The famous foliage has been an iconic feature of Brechin City's home ground for decades but it also forms a barrier between games of football and the outside world, a barricade which the Ibrox side might have found handy this week as they were pummelled during another round of uncomfortable off-field matters.
Most of the punchlines have found their target. Craig Mather departed as chief executive after discerning he had no future at the club regardless of the outcome of a forthcoming annual meeting. Meanwhile, a King seems to draw closer to a return and a NOMAD roams between boardroom crises.
Ally McCoist also wandered yesterday, although that was so the Rangers manager could attend a funeral. He would remain conspicuous, since a media briefing intended nominally for this afternoon's league visit to Brechin instead became an opportunity for those who work around him to reaffirm the significance of McCoist's role at Ibrox.
Any discussion about league duty has only been heard faintly since Rangers arrived in the lower leagues - "This is going to be a tough, tough game . . ." began Kenny McDowall, his assistant, yesterday - but McCoist has also been working to make himself heard above the tumult during the chaotic reigns of Craig Whyte and Charles Green. He has been a coach, but a spokesperson too.
Not every word has resounded, though, and it jarred earlier in the campaign when McCoist discussed an intention to add further to a squad which is capable of picking up a second successive league title without too much heavy lifting. The first eight league matches of the campaign have been marked by 34 goals, with the two conceded of almost negligible consequence. Rangers expect to be without both Lee Wallace and Dean Shiels against Brechin today, but it is the continued presence of the club's manager which McDowall considers to be cardinal to his side's sense of progress.
"Being manager of Rangers is tough enough [but] Ally has been trying to do everybody's job here for the last two years," said the Rangers assistant manager. "What he's done has been kind of overlooked, because tomorrow's paper will have something else, probably. There hasn't been the time to say: 'By the way, he's doing a not bad job there'. I suppose the time to do it is at the end of a season, if you've achieved. Nobody is looking for pats on the back eight games into a league campaign."
The vagaries of an unsettled shareholding, the intentions of the Easdale brothers and the power struggle in the Ibrox boardroom can seem complicated to the uninitiated; McDowall preferred instead to tend to a squad which will attempt to avoid becoming entangled by Brechin. "Ally knows what is going on at the club," he added. "But what he's more concerned about is Rangers getting back to where we should be. That's what he can control; we can't control everything else that is going on. It's imperative that we get the football bit right.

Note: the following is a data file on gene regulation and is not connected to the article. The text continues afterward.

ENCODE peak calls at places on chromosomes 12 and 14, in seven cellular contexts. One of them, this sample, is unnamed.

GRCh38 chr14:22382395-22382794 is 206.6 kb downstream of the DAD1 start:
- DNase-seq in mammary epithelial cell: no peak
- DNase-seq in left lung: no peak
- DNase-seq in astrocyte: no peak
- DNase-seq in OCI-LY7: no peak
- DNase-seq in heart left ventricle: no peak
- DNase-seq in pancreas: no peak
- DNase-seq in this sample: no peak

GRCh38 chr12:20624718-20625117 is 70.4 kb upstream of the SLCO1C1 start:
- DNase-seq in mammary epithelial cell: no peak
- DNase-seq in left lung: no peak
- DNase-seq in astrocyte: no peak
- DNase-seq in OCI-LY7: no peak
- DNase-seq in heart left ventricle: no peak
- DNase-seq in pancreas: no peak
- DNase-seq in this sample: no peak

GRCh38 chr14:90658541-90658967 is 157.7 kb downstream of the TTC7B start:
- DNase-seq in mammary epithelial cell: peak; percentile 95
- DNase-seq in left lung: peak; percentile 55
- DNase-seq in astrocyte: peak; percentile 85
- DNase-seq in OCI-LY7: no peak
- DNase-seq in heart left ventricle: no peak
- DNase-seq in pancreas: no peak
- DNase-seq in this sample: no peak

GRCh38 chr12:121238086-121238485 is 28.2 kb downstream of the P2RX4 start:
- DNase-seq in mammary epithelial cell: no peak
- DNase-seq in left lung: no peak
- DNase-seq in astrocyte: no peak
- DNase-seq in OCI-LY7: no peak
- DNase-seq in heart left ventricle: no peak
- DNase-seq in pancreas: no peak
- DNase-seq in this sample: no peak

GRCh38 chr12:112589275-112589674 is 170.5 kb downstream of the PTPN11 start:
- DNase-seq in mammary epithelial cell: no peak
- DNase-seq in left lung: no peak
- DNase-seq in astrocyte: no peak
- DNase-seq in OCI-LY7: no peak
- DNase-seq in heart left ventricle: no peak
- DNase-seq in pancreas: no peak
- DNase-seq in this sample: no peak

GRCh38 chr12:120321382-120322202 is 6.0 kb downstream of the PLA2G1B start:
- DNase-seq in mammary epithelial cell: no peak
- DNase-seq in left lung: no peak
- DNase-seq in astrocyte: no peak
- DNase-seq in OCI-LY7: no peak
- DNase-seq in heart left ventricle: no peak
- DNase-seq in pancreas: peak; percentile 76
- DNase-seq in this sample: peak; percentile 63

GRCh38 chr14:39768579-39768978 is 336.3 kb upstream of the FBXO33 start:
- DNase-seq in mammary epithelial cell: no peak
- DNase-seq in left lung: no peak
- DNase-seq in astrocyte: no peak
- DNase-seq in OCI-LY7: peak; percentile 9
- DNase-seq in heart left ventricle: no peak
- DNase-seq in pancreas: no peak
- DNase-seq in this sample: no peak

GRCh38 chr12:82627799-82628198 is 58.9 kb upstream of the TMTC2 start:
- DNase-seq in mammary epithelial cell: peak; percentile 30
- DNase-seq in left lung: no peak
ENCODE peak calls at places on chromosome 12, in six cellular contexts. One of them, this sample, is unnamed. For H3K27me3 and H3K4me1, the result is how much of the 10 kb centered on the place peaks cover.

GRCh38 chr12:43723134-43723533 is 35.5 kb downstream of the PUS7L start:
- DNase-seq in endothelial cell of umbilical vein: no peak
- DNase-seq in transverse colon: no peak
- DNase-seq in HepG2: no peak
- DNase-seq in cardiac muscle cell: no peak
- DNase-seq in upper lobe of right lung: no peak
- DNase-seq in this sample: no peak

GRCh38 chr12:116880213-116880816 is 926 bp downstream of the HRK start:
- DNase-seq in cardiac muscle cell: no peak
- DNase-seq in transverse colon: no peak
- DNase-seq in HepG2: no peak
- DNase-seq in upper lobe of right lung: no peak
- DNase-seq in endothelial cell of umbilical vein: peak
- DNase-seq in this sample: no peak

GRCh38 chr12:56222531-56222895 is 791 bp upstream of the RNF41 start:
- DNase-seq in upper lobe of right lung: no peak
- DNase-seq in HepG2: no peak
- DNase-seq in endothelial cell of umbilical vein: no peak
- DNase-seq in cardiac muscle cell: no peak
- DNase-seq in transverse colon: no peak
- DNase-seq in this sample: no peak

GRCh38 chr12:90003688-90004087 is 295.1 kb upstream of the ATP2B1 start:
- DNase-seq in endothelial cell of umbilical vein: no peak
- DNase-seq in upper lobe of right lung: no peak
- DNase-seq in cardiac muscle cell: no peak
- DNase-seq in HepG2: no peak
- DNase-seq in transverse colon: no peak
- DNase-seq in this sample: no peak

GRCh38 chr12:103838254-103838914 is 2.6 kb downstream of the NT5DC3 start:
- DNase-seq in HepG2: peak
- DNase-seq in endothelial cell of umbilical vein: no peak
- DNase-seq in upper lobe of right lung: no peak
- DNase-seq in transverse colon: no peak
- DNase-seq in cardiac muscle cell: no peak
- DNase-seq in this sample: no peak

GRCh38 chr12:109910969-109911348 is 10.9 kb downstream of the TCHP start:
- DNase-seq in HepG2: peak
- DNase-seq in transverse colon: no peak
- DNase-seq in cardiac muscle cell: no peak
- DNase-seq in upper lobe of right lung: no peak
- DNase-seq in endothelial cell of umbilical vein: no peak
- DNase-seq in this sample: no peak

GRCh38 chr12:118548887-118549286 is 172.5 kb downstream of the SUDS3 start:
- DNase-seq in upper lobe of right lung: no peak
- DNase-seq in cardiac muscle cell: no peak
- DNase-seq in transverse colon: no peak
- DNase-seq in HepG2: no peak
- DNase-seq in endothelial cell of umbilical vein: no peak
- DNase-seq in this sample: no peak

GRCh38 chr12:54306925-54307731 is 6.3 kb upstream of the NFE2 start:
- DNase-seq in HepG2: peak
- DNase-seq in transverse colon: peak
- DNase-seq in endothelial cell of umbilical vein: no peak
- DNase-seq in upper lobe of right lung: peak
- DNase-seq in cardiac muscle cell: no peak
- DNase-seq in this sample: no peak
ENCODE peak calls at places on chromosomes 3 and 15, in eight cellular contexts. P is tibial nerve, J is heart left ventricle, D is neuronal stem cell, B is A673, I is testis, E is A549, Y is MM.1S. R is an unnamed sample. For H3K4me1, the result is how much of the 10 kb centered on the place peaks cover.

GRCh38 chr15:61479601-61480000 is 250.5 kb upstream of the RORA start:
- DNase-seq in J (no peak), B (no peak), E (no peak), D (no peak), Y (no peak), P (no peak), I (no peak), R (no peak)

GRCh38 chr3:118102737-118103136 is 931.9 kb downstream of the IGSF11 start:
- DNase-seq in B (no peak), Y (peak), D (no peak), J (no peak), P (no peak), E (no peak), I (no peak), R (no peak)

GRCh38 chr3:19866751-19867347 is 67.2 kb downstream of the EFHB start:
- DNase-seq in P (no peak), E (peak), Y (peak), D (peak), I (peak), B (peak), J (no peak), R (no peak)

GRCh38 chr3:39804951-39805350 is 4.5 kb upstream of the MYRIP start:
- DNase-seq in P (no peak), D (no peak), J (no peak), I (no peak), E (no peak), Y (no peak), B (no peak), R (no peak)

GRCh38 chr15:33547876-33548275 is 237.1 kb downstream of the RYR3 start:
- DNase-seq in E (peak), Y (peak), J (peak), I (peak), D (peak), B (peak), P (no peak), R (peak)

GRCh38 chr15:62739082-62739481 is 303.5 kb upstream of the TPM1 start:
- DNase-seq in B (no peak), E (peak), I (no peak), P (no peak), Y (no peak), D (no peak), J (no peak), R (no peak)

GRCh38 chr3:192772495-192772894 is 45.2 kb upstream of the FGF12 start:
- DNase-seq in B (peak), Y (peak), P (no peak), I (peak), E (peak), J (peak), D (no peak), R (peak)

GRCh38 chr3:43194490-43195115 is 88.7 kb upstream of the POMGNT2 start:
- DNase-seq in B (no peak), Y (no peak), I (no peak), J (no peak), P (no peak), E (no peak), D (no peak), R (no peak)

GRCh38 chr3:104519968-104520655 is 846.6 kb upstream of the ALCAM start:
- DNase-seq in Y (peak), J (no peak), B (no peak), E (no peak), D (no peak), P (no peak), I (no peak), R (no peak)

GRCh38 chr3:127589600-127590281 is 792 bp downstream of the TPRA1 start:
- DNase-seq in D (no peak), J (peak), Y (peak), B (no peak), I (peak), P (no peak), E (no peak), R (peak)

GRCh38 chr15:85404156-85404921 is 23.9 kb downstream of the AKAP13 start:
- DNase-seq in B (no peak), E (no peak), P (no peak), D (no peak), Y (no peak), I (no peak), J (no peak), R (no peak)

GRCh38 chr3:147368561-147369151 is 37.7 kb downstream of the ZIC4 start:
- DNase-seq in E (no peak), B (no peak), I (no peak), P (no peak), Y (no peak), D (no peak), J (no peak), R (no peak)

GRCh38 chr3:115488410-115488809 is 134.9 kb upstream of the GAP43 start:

"We've not really had a war chest. We've been promised I don't know how many. It's like hide and seek here, there are war chests sprinkled about Murray Park. We keep looking with our shovels but we can't find any. It's imperative that we keep going, step by step, and get back to the top flight."
There will be times when it will seem as though they are stuck on the scenic route, with some of the sights likely to prove arresting to members of the Ibrox squad. The likes of Nicky Law, Jon Daly and Bilel Mohsni have perhaps not surprisingly proven to be unperturbed by SPFL League 1, but Arnold Peralta might be forgiven should he suspect the Glebe Park hedge of containing some hallucinogenic shrubbery. The Honduran has returned from international duty in time to face Brechin, having played in the final few minutes of a match against Jamaica earlier this week which confirmed his country's place at the World Cup in Brazil next summer.
"I'm not sure [what I will say to him before today's game] . . . he's just qualified for the World Cup and now he's playing in front of a hedge," said Lee McCulloch, the Rangers defender. "As players it is just all about forgetting everything else going on and go out and play football and put on a show for the fans."